The second part is largely ignored by the multitudes in the churches of this country.  We are not to be conformed to the world.  This does not mean we are to be the opposite of the world in all things.  It is not a call to weirdness.  It is a call to a different standard.  The world has been trying to get the United States to switch to the metric standard.  I hear mixed reviews about how it is going but I have had the experience of trying to use a metric wrench on a SAE nut.  It just doesn’t work the way it was intended.  Sometimes you can make-do but if you are trying to put a metric bolt into a SAE nut, good luck.

We are threaded different if we serve the living God.  Sometimes it is so subtle that you don’t know you are different until you try something on for size.  Sometimes it is a glaring reality.  When we vote we are to vote by God’s standards.  When we dress we are to dress by God’s standards.  When we listen to music we are to listen by God’s standards.  When get the idea.

Instead we slowly let the word adjust our thinking.  Look at the “praise team” at your local church.  Go look at a video of a rock concert.  Do you notice similarities? 

We are to be transformed by the power of God.  We are to be different, not in reaction but in foundation.  You can’t build a ranch style house on the foundation for a Cape Cod, not if you want it to last through the first rain.

Present and be transformed.

homo unius libri

Tuesday, May 10, 2011

Opus 2011-154, Monday Pulpit: A lesson on Prayer

Okay, so it’s not Monday.  It started on Monday.  I listened to the first half of a Mark Driscoll sermon when I walked yesterday.  It was okay.  This morning I felt led to finish it so I plugged it in as I drove to work.  The second half was pay dirt for me.  If you are into sermons in the car then you might want to down load it and give it a listen.  It was “The Parable of the Persistent Widow” with a date May 1, 2011.

His subject in the second half was prayer and I felt challenged.  It went well with the teaching of the pastor on Sunday about listening to the Holy Spirit. 

Isn’t it funny how God is able to work things together from different sources.  But that should not seem strange since He is the Source.

homo unius libri

Opus 2011-153, Whatever Happened to Dandruff?

I was taking a shower the other day and had what I call a “shower thought”:  What ever happened to dandruff.  Remember how it used to be a big thing.  We had the Dandruff Shampoo Wars between Enden and Head and Shoulders.  We were convinced that a few white specks on our black blazer would ruin our chances of marriage, family or career.  Happiness and success were riding on our shoulders.  Or not riding if you used the right shampoo.  It was serious.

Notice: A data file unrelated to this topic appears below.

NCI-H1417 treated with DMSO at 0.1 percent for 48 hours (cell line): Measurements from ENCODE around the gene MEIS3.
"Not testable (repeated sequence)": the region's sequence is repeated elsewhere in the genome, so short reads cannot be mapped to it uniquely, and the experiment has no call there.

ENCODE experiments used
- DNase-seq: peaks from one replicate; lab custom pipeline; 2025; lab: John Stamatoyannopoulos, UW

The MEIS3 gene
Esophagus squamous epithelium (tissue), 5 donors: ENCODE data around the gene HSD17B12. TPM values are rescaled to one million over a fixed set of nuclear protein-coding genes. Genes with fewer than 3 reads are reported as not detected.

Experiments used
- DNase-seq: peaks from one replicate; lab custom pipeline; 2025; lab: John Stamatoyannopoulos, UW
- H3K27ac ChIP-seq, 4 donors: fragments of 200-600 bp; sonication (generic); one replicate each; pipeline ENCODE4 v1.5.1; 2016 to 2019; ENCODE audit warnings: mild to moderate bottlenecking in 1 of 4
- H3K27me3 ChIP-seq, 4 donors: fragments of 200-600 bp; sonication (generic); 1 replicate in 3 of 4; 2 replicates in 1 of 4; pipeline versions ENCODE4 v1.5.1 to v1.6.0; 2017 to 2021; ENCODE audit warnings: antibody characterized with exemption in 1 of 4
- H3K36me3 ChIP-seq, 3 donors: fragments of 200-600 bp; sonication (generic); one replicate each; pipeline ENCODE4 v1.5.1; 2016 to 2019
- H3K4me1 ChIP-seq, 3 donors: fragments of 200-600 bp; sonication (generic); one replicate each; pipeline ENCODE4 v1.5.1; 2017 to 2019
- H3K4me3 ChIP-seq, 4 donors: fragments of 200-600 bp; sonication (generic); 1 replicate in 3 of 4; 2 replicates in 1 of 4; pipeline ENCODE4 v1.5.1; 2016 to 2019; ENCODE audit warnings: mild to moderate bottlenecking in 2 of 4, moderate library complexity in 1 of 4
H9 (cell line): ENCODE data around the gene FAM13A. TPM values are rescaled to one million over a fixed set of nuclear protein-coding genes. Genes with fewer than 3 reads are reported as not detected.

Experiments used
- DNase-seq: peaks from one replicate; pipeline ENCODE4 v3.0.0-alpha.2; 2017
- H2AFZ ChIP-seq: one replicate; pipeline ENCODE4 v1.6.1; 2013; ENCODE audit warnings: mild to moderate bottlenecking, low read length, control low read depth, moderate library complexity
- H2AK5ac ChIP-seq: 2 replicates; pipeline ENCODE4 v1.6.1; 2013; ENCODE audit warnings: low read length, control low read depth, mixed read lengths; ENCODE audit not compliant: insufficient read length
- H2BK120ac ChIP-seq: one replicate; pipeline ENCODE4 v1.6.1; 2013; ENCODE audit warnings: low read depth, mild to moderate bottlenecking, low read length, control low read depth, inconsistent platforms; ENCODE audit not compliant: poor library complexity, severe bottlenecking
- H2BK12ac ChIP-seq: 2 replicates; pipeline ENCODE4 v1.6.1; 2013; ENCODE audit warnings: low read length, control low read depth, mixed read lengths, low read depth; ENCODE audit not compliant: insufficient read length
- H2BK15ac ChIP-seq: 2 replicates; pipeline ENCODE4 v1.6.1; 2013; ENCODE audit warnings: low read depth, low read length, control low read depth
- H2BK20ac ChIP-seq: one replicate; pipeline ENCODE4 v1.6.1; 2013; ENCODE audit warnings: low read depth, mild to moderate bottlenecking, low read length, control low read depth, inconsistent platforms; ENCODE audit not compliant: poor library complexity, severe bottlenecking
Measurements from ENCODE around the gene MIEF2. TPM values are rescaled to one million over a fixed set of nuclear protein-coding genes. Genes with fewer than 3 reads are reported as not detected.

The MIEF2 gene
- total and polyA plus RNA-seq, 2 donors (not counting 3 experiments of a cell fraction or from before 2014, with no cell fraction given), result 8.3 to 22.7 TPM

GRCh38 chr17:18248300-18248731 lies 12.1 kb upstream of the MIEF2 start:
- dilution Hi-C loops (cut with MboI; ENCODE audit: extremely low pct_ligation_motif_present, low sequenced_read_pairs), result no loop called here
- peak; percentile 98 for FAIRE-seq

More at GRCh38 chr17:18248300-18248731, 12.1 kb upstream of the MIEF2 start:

Now the kids are concerned about being ashy.  I have kids who will stop in the middle of almost anything to take out a tube and smear some goop all over their body.  They are worried about being ashy.  I try to tell them I have never been refused service because I was ashy but it makes no difference.  They have their standards.

Or they have the standards of their peer group. 

Are we any better?  We seem to be more concerned about the phoney standards of our peers and the advertisers than the standards of God. 

homo unius libri

Monday, May 9, 2011

Opus 2011-152, Monday Pulpit: Where is Jerusalem

I am going to start a new category.  I find that at times I am really hit hard by something shared from the pulpit, lectern, I-pod, or pew.  If it sticks with me it might be worth passing on.  I am going to call this category “Monday Pulpit.”  Sometimes this will be as accurate a paraphrase as I can produce.  I might even have written something down.  Other times it will be the tangent that the Holy Spirit took me on with the catalyst of another’s thinking.  Maybe the Spirit will say something to you.  I believe it will be of use to me to rethink and imprint these ideas on my mind and heart.

Sunday the pastor was sharing this verse as an aside,
(Acts 1:8 NAS77)  but you shall receive power when the Holy Spirit has come upon you; and you shall be My witnesses both in Jerusalem, and in all Judea and Samaria, and even to the remotest part of the earth."
He read the verse and substituted local geography to get across the point that this applied to us today.  Nothing new here.  How this hit me was not particularly new either, but it was like hitting the “refresh” button on your screen.  I was reminded that this also could be broken down as “in your living room, in all your neighborhood and friends and even into the remotest parts of your workplace.” 

As I said, nothing really new in this but I find that I need to be reminded of the basics.

How are things in your living room?

homo unius libri

Opus 2011-151, New Terms: Calvinians

I used this term in the title of a previous post.  I don’t know if I have read it somewhere else or if I just made it up myself.  It isn’t so clever that many people could not have come up with it.

Calvinian is a combination of Calvinist and Arminian.  A Calvinian is someone who belongs to a church tradition that officially follows the teachings of John Calvin but often acts, preaches and teaches like an Arminian.

Calvinists officially accept the five points of Calvinism which are expressed in the acronym TULIP.

    Total depravity
    Unconditional grace
    Limited atonement
    Irresistible grace
    Perseverance of the saints

Arminians would agree with the first point and have serious disagreements about the other four, at least as Calvinists understand them.

I came across an acronym, FACTS, on an Arminian site called An Introspective of an Arminian Christian.
Freed to believe by God's grace
Atonement for All
Conditional Election
Total Depravity
Security in Christ